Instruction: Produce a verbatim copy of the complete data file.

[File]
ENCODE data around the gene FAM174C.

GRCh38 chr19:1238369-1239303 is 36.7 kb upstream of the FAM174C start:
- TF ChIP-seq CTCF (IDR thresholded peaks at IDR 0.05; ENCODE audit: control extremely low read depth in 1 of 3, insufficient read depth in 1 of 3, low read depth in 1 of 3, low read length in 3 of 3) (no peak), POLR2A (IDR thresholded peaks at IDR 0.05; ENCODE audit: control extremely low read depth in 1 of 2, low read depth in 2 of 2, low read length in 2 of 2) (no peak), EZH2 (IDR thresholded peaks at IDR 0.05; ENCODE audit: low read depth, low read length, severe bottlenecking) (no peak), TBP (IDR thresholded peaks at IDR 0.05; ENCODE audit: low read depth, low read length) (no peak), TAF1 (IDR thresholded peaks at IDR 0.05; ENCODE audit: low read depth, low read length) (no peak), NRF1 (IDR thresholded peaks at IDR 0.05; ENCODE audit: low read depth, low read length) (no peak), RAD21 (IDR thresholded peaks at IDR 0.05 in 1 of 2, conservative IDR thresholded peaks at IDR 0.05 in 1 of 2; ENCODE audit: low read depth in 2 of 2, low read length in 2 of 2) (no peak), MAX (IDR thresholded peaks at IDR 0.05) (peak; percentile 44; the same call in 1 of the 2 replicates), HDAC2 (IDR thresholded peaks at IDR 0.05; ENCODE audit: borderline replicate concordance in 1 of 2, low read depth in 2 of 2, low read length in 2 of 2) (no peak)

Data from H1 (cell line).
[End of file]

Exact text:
ENCODE data around the gene FAM174C.

GRCh38 chr19:1238369-1239303 is 36.7 kb upstream of the FAM174C start:
- TF ChIP-seq CTCF (IDR thresholded peaks at IDR 0.05; ENCODE audit: control extremely low read depth in 1 of 3, insufficient read depth in 1 of 3, low read depth in 1 of 3, low read length in 3 of 3) (no peak), POLR2A (IDR thresholded peaks at IDR 0.05; ENCODE audit: control extremely low read depth in 1 of 2, low read depth in 2 of 2, low read length in 2 of 2) (no peak), EZH2 (IDR thresholded peaks at IDR 0.05; ENCODE audit: low read depth, low read length, severe bottlenecking) (no peak), TBP (IDR thresholded peaks at IDR 0.05; ENCODE audit: low read depth, low read length) (no peak), TAF1 (IDR thresholded peaks at IDR 0.05; ENCODE audit: low read depth, low read length) (no peak), NRF1 (IDR thresholded peaks at IDR 0.05; ENCODE audit: low read depth, low read length) (no peak), RAD21 (IDR thresholded peaks at IDR 0.05 in 1 of 2, conservative IDR thresholded peaks at IDR 0.05 in 1 of 2; ENCODE audit: low read depth in 2 of 2, low read length in 2 of 2) (no peak), MAX (IDR thresholded peaks at IDR 0.05) (peak; percentile 44; the same call in 1 of the 2 replicates), HDAC2 (IDR thresholded peaks at IDR 0.05; ENCODE audit: borderline replicate concordance in 1 of 2, low read depth in 2 of 2, low read length in 2 of 2) (no peak)

Data from H1 (cell line).